A new poll from the Pew Research Center with regard to legal immigration reform being discussed by our Congress:
‘Borders First’ a Dividing Line in Immigration Debate
More Say Legalization Would Benefit Economy than Cost Jobs
As the Senate works toward a compromise on immigration reform, the emerging proposal addresses two widely-held public goals. Broad majorities – across party lines – continue to support a path to legalization for undocumented immigrants. And large majorities also say this legislation must include increased border security.
But the public is divided on an issue that has been among the most contentious in Congress – whether border security must be achieved before the process of legalization can go forward. The national survey by the Pew Research Center and USA TODAY, conducted June 12-16 among 1,512 adults, finds that 43% say that people in the U.S. illegally should be allowed to seek legal status only after effective border control is established, while 49% say this can occur while border security improvements are being made.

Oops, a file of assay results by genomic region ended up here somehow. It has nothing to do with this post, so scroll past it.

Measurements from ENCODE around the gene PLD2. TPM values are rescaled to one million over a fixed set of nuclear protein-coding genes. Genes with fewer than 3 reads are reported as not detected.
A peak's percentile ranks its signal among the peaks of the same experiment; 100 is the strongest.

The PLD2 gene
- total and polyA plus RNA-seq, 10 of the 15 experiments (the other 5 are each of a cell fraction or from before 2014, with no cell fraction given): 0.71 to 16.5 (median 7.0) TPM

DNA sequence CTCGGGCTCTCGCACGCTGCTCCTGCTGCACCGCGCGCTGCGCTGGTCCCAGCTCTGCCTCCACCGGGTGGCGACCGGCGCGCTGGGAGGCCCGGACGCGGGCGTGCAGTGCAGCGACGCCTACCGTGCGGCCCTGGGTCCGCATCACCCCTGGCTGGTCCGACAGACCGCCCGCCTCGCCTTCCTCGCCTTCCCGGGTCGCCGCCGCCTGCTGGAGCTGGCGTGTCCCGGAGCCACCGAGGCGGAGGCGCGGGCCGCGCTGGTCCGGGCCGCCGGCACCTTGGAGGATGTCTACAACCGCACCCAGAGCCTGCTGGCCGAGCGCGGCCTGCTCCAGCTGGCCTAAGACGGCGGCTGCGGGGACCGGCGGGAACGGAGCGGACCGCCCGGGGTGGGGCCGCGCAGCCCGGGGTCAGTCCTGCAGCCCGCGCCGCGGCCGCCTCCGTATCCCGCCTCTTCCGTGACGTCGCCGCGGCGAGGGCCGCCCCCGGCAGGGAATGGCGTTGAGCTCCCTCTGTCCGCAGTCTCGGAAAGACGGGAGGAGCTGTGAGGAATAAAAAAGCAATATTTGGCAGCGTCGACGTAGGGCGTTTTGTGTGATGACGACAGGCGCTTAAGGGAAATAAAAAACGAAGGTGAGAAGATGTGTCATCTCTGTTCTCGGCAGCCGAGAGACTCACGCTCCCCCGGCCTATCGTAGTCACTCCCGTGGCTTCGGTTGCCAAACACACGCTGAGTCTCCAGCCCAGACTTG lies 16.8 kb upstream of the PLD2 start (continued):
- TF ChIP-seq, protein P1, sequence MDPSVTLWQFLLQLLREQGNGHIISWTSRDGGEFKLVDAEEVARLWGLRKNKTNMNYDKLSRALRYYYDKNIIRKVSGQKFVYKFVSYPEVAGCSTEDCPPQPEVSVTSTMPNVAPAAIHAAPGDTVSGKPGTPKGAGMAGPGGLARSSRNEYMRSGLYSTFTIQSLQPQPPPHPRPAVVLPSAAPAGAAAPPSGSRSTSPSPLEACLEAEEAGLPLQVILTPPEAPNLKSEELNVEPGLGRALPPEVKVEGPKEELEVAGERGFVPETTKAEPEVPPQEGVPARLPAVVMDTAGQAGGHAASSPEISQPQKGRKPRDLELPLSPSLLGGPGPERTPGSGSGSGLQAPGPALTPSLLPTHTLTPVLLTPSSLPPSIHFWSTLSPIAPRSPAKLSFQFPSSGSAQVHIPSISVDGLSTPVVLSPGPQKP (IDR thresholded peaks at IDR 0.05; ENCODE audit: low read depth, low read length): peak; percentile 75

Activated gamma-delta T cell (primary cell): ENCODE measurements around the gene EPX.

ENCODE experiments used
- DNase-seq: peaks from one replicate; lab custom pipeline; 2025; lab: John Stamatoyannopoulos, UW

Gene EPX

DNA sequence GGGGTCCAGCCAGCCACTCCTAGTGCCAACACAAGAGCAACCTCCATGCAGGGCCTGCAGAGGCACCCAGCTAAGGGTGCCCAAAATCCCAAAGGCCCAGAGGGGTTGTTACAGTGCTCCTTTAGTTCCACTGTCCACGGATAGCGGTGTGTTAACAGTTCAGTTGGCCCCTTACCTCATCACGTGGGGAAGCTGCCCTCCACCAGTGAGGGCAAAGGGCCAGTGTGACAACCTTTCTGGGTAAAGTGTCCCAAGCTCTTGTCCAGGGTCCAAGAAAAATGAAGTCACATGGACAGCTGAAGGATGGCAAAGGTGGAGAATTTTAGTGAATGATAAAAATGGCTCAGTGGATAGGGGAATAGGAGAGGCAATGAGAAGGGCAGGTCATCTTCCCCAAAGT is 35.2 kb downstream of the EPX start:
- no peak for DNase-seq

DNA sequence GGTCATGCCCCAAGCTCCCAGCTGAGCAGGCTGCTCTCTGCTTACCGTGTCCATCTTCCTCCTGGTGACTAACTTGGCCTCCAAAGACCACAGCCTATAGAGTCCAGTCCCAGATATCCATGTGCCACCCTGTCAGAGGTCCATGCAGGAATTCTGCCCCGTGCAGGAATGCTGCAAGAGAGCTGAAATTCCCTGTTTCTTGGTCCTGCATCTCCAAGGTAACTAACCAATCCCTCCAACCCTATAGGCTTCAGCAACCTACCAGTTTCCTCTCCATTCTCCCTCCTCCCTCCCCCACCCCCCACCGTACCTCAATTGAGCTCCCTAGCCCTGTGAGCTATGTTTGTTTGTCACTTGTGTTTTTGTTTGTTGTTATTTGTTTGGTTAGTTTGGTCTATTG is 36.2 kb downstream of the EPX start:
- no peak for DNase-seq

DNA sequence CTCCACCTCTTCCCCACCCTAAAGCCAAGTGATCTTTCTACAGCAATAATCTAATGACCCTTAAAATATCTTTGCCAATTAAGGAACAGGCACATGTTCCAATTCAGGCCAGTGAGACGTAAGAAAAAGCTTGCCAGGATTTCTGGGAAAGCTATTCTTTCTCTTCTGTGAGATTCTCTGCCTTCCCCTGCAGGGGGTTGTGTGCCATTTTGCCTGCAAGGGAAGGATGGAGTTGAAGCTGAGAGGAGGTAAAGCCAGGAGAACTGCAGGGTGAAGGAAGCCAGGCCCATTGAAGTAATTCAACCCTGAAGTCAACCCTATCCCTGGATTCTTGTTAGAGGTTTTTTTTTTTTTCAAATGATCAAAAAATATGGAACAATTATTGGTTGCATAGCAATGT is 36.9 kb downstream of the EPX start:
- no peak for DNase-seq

Republicans and Democrats are on opposite sides of this issue: 60% of Democrats say border improvements and applications for legal status can happen at the same time, while a majority of Republicans (56%) say the borders must effectively be controlled first.
Yet there also are substantial differences within both partisan bases. Republicans who agree with the Tea Party favor a “border security first” approach by more than two-to-one (67% to 27%). Non-Tea Party Republicans are divided (47%-47%).
And while much of the focus in the congressional immigration debate has been on the GOP’s divisions, internal differences among Democrats are just as wide. Liberal Democrats, by 74% to 23%, say the process of applying for legal status should go forward while border security is being increased. But only about half (53%) of the party’s conservatives and moderates agree. FULL REPORT>>>
Perceptions of the nature of the border problem factor into public views on this debate. The survey finds that a majority of the public (55%) believes that the number of immigrants entering the United States illegally is higher now than it was 10 years ago while about four-in-ten believe it is the same (27%) or lower (15%) today. Those who believe the illegal immigration rate has risen are more likely than others to say legal status should come only after improvements are made to border security.